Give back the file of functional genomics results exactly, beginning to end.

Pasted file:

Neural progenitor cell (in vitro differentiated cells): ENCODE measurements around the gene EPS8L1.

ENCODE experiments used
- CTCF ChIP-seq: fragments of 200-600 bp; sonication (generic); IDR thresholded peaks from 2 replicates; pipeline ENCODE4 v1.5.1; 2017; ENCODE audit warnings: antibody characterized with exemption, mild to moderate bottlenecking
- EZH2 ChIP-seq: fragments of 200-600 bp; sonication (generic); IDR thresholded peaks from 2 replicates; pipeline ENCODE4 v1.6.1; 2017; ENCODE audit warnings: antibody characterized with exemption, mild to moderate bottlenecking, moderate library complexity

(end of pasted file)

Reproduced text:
Neural progenitor cell (in vitro differentiated cells): ENCODE measurements around the gene EPS8L1.

ENCODE experiments used
- CTCF ChIP-seq: fragments of 200-600 bp; sonication (generic); IDR thresholded peaks from 2 replicates; pipeline ENCODE4 v1.5.1; 2017; ENCODE audit warnings: antibody characterized with exemption, mild to moderate bottlenecking
- EZH2 ChIP-seq: fragments of 200-600 bp; sonication (generic); IDR thresholded peaks from 2 replicates; pipeline ENCODE4 v1.6.1; 2017; ENCODE audit warnings: antibody characterized with exemption, mild to moderate bottlenecking, moderate library complexity